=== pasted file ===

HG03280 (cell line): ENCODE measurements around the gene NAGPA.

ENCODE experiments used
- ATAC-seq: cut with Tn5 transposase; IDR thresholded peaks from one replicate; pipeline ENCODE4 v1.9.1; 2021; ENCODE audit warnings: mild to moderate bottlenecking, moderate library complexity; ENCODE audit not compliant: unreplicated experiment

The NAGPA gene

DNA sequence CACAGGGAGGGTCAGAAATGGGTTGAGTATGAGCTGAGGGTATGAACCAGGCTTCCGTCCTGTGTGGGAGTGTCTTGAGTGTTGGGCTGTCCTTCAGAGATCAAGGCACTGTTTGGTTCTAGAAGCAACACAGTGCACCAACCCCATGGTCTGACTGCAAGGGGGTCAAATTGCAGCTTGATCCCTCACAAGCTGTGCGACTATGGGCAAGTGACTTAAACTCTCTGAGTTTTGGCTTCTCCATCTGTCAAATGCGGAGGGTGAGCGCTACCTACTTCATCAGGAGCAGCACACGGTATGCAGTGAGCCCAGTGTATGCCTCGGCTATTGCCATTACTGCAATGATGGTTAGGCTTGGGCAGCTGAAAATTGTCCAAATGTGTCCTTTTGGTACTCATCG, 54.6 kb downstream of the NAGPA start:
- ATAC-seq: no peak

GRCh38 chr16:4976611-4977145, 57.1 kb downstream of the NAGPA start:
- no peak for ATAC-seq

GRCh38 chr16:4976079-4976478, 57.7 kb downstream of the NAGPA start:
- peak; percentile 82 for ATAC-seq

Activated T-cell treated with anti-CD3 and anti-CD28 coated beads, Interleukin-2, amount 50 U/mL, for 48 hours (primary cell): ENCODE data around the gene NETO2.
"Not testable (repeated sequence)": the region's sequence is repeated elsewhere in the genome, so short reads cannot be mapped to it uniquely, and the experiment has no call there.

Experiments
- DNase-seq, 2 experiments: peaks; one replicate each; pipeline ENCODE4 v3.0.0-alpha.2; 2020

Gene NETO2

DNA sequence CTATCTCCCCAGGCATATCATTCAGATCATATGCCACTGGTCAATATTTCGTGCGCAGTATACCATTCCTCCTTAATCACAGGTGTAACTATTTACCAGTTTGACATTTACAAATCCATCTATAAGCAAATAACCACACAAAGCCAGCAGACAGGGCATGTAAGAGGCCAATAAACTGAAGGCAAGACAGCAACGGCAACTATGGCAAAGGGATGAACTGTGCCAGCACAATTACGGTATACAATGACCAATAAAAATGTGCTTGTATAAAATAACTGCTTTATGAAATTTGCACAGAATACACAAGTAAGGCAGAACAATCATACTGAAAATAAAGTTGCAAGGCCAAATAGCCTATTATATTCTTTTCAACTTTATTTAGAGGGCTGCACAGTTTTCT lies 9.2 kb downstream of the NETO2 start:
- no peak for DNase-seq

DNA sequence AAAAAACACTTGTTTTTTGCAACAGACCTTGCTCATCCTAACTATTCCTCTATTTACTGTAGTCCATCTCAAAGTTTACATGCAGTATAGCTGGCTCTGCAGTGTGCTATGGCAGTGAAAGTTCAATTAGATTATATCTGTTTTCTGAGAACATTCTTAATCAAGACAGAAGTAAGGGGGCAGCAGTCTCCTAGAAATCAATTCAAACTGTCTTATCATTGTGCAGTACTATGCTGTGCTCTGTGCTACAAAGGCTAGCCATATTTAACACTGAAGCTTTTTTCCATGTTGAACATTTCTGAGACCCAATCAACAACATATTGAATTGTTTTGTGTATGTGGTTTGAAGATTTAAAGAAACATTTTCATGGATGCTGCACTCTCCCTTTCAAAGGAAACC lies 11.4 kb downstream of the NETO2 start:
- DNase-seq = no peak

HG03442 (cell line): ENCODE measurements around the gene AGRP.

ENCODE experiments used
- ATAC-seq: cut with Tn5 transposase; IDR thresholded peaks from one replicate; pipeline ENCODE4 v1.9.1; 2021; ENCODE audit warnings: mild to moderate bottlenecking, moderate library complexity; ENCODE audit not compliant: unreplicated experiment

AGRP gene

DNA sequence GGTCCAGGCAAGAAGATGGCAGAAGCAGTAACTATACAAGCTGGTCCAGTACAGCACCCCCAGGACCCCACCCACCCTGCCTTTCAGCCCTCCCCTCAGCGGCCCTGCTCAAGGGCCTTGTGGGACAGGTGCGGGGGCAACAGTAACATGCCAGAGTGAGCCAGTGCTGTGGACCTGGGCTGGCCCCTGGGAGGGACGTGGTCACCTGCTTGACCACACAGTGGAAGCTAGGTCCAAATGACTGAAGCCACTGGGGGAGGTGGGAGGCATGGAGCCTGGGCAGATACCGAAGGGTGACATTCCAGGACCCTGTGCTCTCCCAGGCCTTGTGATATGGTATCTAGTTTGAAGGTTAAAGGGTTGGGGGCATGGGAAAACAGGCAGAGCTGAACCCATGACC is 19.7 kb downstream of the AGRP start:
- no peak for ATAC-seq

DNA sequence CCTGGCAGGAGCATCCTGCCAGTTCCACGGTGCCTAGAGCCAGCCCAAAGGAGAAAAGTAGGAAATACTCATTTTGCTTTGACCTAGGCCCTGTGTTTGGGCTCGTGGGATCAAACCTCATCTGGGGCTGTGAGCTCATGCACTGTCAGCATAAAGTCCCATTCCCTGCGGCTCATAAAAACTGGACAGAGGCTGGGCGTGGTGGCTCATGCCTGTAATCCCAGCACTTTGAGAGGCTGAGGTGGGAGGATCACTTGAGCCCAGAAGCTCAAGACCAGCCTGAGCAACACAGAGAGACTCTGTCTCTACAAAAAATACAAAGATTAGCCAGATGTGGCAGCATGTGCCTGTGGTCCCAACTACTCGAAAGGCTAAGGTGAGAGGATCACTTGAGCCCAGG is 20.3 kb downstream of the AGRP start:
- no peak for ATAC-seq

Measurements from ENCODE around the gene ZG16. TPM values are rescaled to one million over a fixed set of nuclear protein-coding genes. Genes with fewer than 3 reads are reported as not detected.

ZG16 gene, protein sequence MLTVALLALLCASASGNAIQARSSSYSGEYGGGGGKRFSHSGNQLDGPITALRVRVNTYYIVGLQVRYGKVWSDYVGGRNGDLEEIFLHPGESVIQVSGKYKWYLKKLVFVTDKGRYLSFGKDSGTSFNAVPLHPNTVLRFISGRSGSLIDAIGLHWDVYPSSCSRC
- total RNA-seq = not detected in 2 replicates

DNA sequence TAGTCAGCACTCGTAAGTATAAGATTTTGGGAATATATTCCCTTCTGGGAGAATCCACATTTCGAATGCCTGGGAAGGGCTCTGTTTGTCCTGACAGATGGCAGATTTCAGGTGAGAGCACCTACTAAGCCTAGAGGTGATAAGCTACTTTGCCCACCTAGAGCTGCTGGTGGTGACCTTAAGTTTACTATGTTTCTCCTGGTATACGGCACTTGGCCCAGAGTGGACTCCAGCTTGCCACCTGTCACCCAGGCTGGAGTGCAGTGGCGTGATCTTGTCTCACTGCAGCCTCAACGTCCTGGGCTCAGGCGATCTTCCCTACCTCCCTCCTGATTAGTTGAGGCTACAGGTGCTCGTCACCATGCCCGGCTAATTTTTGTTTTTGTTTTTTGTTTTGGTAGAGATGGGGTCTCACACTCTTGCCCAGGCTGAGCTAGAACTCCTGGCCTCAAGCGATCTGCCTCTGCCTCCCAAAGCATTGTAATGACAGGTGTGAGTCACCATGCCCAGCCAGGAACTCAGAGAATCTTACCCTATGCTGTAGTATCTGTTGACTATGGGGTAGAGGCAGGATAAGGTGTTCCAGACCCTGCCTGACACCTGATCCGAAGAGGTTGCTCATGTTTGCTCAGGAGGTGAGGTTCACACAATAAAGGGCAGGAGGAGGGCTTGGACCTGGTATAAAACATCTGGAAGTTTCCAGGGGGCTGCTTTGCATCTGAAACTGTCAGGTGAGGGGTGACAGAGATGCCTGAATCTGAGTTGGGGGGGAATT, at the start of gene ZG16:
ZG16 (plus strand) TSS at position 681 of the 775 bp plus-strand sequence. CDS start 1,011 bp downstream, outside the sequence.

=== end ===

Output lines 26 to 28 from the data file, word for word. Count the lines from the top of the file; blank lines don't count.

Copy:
DNA sequence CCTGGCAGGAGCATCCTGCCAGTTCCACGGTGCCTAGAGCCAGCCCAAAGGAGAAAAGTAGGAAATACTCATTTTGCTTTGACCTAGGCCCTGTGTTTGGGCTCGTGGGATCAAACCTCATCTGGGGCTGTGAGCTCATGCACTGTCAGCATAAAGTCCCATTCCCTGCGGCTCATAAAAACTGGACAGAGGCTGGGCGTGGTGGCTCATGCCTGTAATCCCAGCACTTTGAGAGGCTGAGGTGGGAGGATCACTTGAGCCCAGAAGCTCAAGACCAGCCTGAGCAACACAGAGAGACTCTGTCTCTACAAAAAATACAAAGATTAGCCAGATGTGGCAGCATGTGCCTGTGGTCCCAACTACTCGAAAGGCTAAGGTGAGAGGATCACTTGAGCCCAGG is 20.3 kb downstream of the AGRP start:
- no peak for ATAC-seq

Measurements from ENCODE around the gene ZG16. TPM values are rescaled to one million over a fixed set of nuclear protein-coding genes. Genes with fewer than 3 reads are reported as not detected.